By any measure, Kromrey fifth-graders had a blast at the school's Inaugural STEAM-A-POLOOZA event on Friday, Dec. 16.
More than 260 students attended three 45-minute sessions in the morning. Classes had the opportunity to select from 16 presentations and organizer and fifth-grade teacher Jessa Nagy said every class was able to see its top two selections.
Nagy said fifth-grade teachers started discussing earlier this year the best way to keep students engaged the day before winter break and STEAM-A-POLOOZA evolved from there.
"One of the most uplifting parts came Friday afternoon after students returned from lunch,'' Nagy said. "The classroom converations and overall energy was truly amazing.''
Nagy also noted that fifth-grade teachers hvae received many e-mails from parents thanking them for holding the sessions and sharing how excited students were to talk about the event when they arrived home that evening.
STEAM stands for science, technology, engineering, arts and mathematics. There was at least one session available in each area. Some of the guest presentations included:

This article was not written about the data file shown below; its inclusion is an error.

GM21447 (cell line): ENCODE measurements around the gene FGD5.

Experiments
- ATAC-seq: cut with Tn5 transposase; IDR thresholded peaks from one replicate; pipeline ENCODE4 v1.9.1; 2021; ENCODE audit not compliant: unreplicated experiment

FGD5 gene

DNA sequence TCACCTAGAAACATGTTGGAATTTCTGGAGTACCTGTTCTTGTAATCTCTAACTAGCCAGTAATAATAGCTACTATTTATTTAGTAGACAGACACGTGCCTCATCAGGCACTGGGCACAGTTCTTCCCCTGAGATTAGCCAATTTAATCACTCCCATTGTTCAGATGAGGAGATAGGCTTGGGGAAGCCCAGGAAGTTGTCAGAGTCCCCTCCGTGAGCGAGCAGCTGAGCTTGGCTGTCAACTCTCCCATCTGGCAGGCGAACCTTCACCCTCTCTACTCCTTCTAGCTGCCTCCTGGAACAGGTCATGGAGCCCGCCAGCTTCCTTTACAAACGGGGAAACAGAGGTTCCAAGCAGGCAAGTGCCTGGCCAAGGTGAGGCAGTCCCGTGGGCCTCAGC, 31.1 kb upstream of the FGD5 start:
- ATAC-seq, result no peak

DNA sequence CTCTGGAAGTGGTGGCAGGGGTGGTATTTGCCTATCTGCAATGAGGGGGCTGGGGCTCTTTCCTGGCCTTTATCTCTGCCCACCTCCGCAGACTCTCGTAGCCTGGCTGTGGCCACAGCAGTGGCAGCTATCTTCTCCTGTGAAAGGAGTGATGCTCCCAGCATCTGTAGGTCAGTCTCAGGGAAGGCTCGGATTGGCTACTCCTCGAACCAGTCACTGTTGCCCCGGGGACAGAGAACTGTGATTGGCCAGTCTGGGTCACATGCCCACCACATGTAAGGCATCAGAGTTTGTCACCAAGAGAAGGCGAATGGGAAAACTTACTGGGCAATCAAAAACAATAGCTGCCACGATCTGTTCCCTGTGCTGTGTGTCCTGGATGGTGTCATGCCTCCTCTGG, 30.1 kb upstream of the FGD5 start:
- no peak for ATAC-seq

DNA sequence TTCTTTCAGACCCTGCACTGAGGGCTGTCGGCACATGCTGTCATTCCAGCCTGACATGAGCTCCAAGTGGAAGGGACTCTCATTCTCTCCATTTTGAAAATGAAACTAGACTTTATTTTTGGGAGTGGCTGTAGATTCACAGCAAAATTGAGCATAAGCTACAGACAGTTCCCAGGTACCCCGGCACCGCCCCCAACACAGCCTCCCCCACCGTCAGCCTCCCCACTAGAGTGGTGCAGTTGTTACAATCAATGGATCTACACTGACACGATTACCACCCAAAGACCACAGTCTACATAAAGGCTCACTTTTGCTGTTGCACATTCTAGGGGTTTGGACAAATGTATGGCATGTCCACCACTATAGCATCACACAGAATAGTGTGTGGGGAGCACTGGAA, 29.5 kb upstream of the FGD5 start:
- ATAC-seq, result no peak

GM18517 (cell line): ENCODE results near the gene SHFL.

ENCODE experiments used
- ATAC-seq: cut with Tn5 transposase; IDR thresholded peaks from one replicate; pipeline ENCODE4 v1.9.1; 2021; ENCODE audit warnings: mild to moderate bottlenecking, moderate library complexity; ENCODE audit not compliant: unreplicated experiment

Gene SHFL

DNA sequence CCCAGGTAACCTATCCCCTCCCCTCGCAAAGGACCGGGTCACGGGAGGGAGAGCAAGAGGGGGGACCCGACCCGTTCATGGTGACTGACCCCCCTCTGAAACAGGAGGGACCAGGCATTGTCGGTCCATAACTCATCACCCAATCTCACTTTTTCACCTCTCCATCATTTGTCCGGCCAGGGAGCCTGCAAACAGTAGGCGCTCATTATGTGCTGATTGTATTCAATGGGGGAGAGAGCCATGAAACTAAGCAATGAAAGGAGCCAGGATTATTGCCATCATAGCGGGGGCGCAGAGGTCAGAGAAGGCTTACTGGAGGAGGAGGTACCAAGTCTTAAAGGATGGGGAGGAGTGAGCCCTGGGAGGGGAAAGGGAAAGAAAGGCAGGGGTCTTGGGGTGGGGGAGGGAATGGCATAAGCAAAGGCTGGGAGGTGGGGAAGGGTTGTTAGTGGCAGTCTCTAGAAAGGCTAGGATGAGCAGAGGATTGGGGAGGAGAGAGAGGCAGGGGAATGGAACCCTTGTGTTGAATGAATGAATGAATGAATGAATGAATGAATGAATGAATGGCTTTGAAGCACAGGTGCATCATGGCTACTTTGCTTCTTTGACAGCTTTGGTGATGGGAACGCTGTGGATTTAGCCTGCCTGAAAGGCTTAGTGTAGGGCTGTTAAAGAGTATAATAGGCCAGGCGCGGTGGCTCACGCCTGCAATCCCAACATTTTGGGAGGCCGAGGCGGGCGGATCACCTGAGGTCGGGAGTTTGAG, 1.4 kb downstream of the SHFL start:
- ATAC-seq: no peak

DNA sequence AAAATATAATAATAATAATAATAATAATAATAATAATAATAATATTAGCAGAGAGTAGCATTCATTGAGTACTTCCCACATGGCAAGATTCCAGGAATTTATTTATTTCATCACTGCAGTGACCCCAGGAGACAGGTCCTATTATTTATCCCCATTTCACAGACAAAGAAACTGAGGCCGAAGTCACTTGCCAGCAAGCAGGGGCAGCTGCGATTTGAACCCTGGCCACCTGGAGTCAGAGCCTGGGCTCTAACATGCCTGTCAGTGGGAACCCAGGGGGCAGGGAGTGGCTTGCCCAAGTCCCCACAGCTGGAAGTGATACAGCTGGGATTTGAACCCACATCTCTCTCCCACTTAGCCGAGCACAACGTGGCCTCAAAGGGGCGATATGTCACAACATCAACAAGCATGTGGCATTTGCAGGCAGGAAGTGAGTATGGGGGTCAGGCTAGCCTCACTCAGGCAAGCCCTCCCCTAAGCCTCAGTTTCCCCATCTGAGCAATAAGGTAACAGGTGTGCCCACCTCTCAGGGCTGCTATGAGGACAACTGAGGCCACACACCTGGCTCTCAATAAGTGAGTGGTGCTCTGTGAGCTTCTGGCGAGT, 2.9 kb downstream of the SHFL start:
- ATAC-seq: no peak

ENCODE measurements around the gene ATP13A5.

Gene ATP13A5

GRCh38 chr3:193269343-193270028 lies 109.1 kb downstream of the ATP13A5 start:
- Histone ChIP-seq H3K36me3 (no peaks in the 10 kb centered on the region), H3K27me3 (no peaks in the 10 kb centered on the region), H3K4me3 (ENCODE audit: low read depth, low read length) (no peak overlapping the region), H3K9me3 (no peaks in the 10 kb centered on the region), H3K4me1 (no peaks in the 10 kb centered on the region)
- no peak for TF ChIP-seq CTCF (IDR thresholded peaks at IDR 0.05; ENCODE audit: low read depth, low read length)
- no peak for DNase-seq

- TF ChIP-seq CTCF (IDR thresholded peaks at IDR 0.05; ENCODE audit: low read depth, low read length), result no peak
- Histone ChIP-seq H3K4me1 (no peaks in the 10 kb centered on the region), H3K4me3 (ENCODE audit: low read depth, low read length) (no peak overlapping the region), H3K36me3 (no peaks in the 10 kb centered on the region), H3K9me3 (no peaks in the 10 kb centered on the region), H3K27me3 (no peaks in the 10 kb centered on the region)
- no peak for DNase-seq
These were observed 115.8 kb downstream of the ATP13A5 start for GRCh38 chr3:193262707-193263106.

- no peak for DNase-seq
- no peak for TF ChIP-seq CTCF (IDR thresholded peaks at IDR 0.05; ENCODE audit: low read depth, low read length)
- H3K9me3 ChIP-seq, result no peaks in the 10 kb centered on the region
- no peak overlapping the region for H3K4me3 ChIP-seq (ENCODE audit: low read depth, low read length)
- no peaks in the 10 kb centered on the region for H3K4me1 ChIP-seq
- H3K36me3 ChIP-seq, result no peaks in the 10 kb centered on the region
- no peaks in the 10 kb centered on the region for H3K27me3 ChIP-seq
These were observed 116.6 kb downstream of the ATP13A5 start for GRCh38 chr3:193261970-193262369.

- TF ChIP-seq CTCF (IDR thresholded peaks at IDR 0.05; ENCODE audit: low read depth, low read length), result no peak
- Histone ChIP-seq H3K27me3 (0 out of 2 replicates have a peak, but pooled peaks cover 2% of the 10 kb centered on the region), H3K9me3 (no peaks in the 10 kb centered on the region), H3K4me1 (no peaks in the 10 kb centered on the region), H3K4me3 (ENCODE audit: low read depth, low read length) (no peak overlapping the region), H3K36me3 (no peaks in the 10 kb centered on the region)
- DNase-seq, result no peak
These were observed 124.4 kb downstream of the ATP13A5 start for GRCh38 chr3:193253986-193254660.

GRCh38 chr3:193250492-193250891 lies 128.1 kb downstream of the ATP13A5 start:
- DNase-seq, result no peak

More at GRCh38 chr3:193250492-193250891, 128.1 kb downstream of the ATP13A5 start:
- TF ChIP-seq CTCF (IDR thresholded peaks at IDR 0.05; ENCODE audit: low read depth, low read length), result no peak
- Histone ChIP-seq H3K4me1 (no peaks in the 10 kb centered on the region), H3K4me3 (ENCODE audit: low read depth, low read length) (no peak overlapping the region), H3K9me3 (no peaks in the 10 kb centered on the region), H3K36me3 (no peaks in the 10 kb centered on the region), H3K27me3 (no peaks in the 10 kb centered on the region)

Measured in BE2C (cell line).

- UW-Madison professor Robert Redfield covered kidney transplants and the day in the life of a surgeon.
- UW-Madison professor Blake Smith discussed the use of radiation in physics.
- Molly Stiffler, a recruiter and implementation leader at EPIC, covered the business' work environment and new technology in patient care.
- Ben Nelms, founder of Canis Lupus, showed students how math, science and technology help physicians see in side the human body.
- Kelly Toltzien, who works at Madison Art Therapy, provided a mindfulness session based on art.
- UW-Madison researchers and weather forecasters Wayne and Jolene Feltz explored weather data using gadgets and apps.
- UW-Madison professor David Anderson showed how mathematics, and particularly calculus, help solve some of life's more challenging problems.
- Mike Mundth gave students a lesson on sound and audio technology and even had them produce a short song.
Other sessions were run by Kromrey staff, District administrators and even Clark Street Community School alumni Tyler Brunsell and Corey Dean, who led a hip hop dance presentation.
"The presenters were very impressed with the leve of student engagement, positive behavior and overall gratitude of the students,'' said Nagy, who noted the vast majority of presenters also asked if they could participate again next year.
"This is awesome,'' said fifth-grade teacher Carol Pincombe, who was helping with the Mindfulness Through Art presentation during the first 45-minute session. "The students have been completely blown away. I wish we could do this more often.''
Nagy said she hopes to make it an annual event and possibly even a full day. She would like to move the date, however, as it conflicted with final exams at UW-Madison, which limited the number of guest presenters. She also plans to survey students and staff about the program after winter break.